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Reading “Seven Ages of Paris”

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How Paris Became Paris chronicles the major architectural and changes in Paris rendered by Henry IV and Louis XIV in the 17th century. Now I’m ready to tackle something grander, more epic and covering a wider period of time—Seven Ages of Paris by Alistair Horne. From the rise of Pjilippe Auguste through the reigns of Henry IV and Louis XIV; Napoleon’s rise and fall, Baron Haussmann’s rebuilding of Paris; the Belle Epoque and the Great War that brought it to an end; the Nazi Occupation, the Liberation—Horne brings the city’s highs and lows, savagery and sophistication, to life.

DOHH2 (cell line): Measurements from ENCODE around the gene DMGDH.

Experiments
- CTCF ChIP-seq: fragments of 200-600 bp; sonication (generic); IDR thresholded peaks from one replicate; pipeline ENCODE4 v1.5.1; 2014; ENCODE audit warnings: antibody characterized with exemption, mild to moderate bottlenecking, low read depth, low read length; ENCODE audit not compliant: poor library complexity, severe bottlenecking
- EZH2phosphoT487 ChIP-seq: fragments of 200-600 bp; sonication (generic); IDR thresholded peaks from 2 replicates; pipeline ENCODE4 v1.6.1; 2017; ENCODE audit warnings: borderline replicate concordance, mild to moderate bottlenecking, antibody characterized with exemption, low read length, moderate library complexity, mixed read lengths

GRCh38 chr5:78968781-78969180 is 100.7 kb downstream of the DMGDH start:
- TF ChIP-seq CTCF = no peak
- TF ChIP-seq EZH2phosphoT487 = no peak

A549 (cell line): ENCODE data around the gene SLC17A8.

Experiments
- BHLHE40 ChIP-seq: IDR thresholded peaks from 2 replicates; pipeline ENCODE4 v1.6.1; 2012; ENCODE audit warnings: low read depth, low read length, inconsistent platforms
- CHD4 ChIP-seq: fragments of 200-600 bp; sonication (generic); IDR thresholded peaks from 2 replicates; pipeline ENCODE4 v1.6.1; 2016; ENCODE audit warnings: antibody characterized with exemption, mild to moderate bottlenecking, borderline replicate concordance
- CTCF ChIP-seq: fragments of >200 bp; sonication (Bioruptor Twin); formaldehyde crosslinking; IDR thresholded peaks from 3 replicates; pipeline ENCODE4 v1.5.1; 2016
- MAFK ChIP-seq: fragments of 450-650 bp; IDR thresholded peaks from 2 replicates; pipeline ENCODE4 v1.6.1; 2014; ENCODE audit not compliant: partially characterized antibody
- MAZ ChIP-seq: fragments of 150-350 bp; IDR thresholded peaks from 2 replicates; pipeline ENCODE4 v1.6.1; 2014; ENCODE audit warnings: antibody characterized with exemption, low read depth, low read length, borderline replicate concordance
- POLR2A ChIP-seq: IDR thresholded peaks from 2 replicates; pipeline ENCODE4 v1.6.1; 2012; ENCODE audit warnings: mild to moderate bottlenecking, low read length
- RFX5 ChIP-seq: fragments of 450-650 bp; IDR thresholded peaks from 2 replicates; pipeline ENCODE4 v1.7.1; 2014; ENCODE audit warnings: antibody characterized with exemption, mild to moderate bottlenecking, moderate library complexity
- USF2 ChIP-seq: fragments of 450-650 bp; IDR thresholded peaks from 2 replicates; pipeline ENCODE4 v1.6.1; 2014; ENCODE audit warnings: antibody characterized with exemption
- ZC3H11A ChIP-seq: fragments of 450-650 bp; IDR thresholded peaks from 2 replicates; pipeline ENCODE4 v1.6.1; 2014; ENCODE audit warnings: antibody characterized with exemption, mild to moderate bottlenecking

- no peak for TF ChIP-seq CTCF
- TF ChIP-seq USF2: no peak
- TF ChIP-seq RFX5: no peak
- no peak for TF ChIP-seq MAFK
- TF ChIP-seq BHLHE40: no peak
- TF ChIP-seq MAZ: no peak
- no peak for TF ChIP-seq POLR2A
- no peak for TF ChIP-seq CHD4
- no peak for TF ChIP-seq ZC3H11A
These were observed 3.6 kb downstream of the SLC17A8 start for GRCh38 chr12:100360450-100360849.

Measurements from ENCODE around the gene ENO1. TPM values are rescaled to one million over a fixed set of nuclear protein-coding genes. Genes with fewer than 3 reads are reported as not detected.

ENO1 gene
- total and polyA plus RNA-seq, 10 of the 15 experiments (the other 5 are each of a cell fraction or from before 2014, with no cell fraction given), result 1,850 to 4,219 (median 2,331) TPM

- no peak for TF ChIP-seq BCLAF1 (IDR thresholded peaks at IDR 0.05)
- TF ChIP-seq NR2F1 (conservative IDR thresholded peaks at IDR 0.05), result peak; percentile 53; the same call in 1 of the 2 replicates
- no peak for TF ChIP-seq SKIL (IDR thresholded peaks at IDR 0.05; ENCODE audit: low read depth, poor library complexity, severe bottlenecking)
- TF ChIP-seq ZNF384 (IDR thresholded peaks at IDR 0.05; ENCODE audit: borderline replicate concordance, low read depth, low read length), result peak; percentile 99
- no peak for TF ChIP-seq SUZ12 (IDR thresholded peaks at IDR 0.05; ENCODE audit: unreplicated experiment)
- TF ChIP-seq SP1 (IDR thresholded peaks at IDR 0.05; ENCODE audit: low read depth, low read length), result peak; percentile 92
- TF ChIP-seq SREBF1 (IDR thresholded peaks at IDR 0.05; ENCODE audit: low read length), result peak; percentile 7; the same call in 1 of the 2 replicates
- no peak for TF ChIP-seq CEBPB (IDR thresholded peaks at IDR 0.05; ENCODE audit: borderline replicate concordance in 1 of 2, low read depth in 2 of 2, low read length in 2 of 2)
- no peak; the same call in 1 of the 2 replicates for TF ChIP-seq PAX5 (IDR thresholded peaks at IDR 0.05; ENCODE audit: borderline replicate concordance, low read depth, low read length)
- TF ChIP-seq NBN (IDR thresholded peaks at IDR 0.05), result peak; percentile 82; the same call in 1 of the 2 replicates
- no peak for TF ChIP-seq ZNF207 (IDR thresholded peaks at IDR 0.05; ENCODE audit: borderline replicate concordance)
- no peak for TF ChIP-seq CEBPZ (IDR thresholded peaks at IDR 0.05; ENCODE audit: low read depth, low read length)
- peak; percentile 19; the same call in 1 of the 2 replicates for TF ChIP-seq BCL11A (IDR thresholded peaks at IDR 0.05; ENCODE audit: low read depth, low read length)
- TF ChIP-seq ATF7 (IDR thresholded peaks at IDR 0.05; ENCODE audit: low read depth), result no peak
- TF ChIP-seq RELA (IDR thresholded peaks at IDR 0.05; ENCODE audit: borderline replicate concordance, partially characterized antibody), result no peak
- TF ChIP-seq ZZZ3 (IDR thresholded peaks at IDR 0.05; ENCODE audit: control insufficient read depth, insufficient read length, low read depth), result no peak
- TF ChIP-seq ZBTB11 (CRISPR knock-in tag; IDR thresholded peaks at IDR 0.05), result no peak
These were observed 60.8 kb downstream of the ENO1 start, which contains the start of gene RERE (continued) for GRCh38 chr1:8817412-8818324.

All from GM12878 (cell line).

Paris has undergone woe after woe for centuries—without ever being budged from its position as the most beloved city in the world. For all its violence, greed, inequality and double-dealing, Paris is most impressive, Horne thinks, for its ability to recover from collapse “and live again as if little had happened.” After Waterloo, after defeat in the Franco-Prussian War, after the carnage of World War I, Paris did not merely survive; it saw ”an extraordinary blossoming in the gentler and more enduring works of humanity.” A trip to Paris should focus on Paris and its history. Except the Rick Steves’ guide, this book is the only book I’ll bring with me to Paris next week.

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